Well there it is. I would like to write the story of the man and his wife who never took the train, but I can't. When I think of writing any single thing I panic and go dead inside. Perhaps it's because I have my ear too keenly attuned to the political lumberjacks who are busy making capital on human lives. Perhaps I'm just having nightmares. Whatever my manifold disorders are, I hope to them sorted out pretty soon, because I've just got to tell a story. [Let me tell a story, 18]
This set the pace for a fantastic collection of short stories set in either in Botswana or South Africa traversing wide-ranging themes of politics - traditional, apartheid, independence; religion; love; history - South African, and Botswana; and traditional communal life and the cycle of change. Though these themes are varied, Head's realist approach to storytelling is present in each one of them.

Oranges and Lemons is a story about life in a neighbourhood in South Africa. It looks at the influence of apartheid on the character of men and women in the township; the frustrations that result from it; the crime that results when a mass of individuals are struggling for a living and for absent opportunities. In that quiet neighbourhood, where everybody knew everybody and where crime is common, a certain kind of balance was established which if disturbed indicated the onrush of far bigger problems.

In Snowball, Bessie Head used a character to tell the story of the life of a whole community. Here, she shared her ideas of religion, that one could still be open-minded even if religious. She is disgusted by religious dogmatism and all these are portrayed by Snowball, an ex-convict turned Christian.

Sorrow Food tells of how politics is practiced - as a means of robbing the people under the cover of representing their interests. Politics breeding crooks or the crooks entering politics; people with little or no chance of making it in other fields suddenly find themselves in politics. Most often those who fought against the oppressors and later became the oppressors.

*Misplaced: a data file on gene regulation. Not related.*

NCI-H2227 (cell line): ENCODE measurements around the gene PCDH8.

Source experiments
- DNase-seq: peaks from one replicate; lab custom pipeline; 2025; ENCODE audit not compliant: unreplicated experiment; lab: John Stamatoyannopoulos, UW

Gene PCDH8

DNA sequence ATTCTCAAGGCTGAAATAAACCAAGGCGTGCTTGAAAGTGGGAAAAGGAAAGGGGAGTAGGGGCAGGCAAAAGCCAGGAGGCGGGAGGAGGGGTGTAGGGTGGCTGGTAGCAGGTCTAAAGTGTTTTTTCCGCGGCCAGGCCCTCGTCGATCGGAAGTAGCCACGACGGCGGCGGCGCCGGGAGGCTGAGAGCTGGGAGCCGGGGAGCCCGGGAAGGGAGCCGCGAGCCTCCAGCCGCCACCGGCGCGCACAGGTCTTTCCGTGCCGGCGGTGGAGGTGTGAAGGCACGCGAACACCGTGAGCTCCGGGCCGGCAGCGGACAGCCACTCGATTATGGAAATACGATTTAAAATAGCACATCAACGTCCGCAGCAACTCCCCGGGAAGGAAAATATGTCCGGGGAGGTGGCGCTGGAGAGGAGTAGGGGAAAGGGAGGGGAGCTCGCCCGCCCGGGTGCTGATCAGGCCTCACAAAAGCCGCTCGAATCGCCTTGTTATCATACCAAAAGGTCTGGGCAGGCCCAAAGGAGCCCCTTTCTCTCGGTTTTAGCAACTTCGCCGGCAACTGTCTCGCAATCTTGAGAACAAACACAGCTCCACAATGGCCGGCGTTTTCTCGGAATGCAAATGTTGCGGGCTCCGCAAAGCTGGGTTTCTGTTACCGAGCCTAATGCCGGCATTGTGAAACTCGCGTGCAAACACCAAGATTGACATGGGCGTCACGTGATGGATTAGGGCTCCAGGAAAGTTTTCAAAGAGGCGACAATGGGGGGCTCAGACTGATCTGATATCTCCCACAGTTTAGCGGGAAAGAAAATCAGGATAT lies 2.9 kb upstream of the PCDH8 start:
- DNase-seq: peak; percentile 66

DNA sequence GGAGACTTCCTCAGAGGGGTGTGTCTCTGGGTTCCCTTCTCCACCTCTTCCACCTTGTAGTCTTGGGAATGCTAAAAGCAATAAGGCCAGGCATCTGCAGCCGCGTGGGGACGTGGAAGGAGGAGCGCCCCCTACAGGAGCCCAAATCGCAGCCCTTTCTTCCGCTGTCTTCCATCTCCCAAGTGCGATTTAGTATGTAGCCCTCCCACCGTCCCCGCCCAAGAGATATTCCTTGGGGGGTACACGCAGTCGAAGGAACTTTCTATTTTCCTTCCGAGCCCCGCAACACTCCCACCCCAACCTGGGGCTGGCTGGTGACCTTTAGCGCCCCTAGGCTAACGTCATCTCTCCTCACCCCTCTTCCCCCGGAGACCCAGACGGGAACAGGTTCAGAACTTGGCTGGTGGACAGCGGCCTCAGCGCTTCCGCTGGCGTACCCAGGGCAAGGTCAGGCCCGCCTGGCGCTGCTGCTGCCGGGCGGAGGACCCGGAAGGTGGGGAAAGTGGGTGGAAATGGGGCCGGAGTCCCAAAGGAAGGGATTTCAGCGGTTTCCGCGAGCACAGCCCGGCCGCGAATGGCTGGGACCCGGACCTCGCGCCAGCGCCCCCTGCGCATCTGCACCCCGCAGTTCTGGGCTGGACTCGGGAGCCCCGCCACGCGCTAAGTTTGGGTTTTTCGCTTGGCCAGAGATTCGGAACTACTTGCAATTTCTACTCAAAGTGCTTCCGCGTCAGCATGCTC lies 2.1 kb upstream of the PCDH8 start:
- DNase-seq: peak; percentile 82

Botswana was not colonised as most African countries were; they were a British Protectorate and had fairly been a peaceful country even if they shared border with one of the most oppressive countries on the continent. Consequently, the people never witnessed or suffered the numerous torturing most Blacks in other countries, especially those in southern African, suffered at the hands of the colonialists. This made their sentimentality towards independence different from that which other African countries, like South Africa, attached to liberation. Chibuku Beer and Independence set on the eve of Botswana's independence showed this lack of euphoria or enthusiasm. The people are described as being quiet, somewhat morose; there is no jubilation because they do not want to upset the white folks. They pride themselves in the fact that they are different. In the midst of this is a group of South African students discussing the political realities of the southern Africa region and whether the new Botswana leader is an African nationalist or would succumb to the dictates of the colonialist. This is also the subject in Tao. So reserve were the people of Botswana that there were those who thought that the government aids the colonialists in its fight against the African nationalists.